The Lowdown on Import Car Insurance
Deciding what kind of car to buy involves many factors; performance, reputation, size, and personal style are just some of them. In the end, these factors add up to one thing: what car you feel most comfortable buying. One thing many buyers don't consider is the price of car insurance --especially import car insurance. To find the coverage you're comfortable with for an imported car, you may want to look into insurance before you make a purchase. On the surface, import car insurance is the same as domestic car insurance. However, there are some distinctions that might drive up your premium.
At the outset of your search for import car insurance, you will be the determining factor for the cost of your annual premium. Your age, gender, home city, education level, are all part of a profile insurers use to determine an approximate premium. Perhaps even more important are your driving record, credit history, and insurance history. If you receive a traffic citation, adverse credit mark, or let your insurance lapse for any period, you can expect your premiums to rise. How much you drive --annual mileage --is obviously important as well; the less time on the road, the less chance of an accident. Where insurance for imports begins to skew from many domestic cars is the cost of the car itself --both its value and the cost of repairs.
Take a look at how the cost for state-required car insurance varies from car to car in Chicago. Assume that a 35-year-old man drives these cars about 10 miles roundtrip per day. For some import car insurance, the car's value alone will drive premiums high. A Mercedes-Benz E350, for example, costs nearly $400 more per year to insure than a Toyota Camry SE. Other times, it might be the cost of repairing a car that influences premiums. Thanks to local expertise in how these cars operate, the repairs for domestic cars are often less expensive, which can affect insurance costs. A 2010 Ford Taurus SE will have annual premium of about $1,031, while a 2010 Toyota Camry SE will have an annual premium over $1,100 --even though the Taurus carries a retail cost of approximately $3,000 more.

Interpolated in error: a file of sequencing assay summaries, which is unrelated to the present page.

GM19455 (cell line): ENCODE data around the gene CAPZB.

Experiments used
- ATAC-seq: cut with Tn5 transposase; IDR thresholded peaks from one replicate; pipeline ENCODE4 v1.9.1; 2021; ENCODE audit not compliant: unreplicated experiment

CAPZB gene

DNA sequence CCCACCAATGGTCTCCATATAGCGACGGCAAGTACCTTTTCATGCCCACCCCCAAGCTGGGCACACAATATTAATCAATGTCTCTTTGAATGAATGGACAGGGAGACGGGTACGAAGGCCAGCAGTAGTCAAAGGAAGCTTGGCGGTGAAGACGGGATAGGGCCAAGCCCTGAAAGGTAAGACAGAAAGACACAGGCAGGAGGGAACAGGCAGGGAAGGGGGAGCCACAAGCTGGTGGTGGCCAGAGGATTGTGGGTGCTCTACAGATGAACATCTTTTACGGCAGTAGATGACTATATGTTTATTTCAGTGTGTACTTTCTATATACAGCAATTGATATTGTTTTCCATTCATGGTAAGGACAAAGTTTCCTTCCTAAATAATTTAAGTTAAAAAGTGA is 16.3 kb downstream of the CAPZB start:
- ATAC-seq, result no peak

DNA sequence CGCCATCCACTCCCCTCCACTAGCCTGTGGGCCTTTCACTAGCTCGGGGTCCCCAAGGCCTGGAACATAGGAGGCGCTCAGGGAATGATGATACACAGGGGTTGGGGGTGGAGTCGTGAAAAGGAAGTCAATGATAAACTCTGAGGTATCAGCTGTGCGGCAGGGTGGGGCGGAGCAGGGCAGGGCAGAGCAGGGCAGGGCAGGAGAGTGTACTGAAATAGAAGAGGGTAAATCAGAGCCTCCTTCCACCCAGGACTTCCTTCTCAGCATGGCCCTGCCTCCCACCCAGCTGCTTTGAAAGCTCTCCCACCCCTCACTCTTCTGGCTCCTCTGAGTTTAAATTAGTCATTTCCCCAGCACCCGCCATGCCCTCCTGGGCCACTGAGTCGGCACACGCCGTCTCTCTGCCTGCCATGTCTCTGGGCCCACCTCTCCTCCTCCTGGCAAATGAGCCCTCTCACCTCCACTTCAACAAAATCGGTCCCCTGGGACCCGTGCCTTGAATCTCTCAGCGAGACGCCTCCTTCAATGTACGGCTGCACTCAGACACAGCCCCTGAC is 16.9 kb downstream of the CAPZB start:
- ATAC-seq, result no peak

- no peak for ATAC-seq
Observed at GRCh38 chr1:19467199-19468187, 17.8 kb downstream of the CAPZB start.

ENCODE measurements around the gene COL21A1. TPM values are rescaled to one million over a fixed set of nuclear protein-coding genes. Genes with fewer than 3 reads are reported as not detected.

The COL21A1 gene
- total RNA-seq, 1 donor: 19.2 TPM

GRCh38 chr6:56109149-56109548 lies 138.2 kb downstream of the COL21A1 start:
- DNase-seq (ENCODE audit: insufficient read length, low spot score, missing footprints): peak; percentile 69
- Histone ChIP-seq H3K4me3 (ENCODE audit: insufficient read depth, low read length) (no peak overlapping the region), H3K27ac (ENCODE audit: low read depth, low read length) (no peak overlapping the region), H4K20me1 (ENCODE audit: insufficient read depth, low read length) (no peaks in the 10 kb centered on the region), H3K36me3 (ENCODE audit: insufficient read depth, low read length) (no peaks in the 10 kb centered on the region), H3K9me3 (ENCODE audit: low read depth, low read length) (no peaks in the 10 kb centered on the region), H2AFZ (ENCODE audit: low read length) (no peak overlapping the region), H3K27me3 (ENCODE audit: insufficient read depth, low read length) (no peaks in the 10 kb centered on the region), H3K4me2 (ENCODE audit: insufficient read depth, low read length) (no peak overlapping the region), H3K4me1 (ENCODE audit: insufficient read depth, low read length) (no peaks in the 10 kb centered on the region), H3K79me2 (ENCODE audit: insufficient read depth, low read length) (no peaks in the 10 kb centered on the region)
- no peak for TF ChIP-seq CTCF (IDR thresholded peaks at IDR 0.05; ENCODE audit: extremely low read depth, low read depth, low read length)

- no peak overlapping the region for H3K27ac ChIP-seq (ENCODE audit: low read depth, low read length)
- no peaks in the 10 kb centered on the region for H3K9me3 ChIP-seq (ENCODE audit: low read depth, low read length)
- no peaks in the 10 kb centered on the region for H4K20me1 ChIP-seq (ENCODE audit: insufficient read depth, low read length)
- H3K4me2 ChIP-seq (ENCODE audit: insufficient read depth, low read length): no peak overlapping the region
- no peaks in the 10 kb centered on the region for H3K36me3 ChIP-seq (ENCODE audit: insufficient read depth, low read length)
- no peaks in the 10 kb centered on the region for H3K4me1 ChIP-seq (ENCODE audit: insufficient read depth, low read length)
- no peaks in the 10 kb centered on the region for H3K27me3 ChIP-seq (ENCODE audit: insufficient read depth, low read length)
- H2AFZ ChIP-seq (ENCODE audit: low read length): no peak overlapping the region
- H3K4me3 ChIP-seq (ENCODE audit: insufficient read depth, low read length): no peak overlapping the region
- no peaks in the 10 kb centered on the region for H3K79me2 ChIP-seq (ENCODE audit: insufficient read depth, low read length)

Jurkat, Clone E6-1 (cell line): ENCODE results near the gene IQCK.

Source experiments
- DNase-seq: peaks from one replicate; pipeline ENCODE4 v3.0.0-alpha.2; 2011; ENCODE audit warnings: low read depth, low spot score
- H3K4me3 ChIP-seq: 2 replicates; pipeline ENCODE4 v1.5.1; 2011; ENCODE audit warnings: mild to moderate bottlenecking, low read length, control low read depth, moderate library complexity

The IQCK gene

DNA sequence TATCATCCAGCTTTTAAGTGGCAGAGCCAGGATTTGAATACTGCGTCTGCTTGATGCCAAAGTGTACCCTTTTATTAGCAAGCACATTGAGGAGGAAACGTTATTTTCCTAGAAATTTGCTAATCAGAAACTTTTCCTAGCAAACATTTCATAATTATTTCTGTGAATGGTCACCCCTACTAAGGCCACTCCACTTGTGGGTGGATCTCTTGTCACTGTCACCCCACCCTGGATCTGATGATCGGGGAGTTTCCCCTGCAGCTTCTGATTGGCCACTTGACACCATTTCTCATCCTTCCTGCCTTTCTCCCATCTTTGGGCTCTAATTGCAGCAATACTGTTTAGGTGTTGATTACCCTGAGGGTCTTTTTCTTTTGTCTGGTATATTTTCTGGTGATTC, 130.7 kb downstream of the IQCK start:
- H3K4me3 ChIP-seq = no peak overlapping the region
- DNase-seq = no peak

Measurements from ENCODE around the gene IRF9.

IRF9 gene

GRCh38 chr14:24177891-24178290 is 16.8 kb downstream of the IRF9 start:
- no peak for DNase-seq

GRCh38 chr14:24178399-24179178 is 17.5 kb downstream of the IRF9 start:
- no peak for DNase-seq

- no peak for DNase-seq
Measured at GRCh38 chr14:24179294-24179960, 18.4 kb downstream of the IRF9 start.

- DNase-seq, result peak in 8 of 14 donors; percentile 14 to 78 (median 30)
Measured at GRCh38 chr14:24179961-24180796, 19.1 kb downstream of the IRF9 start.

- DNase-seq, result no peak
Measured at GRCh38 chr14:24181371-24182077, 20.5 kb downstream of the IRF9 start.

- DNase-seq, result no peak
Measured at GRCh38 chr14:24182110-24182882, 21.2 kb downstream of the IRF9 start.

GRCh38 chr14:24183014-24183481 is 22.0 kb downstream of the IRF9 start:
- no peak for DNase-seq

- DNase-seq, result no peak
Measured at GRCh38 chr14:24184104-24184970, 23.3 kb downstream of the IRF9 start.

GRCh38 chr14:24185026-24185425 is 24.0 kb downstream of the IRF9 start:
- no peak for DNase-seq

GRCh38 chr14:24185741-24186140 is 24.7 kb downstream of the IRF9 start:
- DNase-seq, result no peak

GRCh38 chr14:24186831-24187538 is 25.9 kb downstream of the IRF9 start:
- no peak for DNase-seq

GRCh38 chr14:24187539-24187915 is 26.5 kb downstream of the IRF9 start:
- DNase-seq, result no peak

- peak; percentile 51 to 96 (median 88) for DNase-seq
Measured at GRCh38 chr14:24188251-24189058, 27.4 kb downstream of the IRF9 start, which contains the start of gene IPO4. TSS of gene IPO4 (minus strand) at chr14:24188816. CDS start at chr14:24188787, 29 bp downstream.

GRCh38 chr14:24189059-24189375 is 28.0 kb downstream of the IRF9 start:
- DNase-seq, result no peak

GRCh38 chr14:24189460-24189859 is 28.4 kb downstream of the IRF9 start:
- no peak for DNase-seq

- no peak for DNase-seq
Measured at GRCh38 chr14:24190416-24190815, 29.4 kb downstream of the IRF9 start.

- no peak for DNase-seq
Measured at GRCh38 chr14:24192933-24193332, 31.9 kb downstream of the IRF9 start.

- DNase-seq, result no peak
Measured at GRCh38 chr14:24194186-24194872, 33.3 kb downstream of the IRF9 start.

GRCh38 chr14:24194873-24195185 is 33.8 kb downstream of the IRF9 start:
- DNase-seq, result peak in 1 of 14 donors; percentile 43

Whose Cars Are Stolen?
It's debatable exactly what factors most affect import car insurance costs in every particular case, but you can be sure that stolen crime rates don't help. According to the National Crime Information Center, the three most-stolen cars in 2009 were the Honda Civic, Honda Accord, and Toyota Camry. Thieves can generally sell the parts from an imported car for more than the parts of a domestic car, which makes them attractive targets.
Knowledge Saves Money
None of this means you should fear an imported car. You simply need to exercise some judgment, and import car insurance won't be that expensive. To combat the greater likelihood of your car being stolen, equip it with an anti-theft device. Insurers will respond with a lower premium. There are a number of other steps you can take for lower insurance quotes, including placing multiple cars on a single policy, taking advantage of carpools or public transport, or combining your car and home insurance policies. With an online search, you can compare a number of offers and ask about possible discounts. A free service such as NetQuote.com will save you time and money by comparing quotes for you. And it's available domestically --without even leaving your house or picking up the phone.
See how much you could save today on your car insurance. Get your free auto insurance quotes today!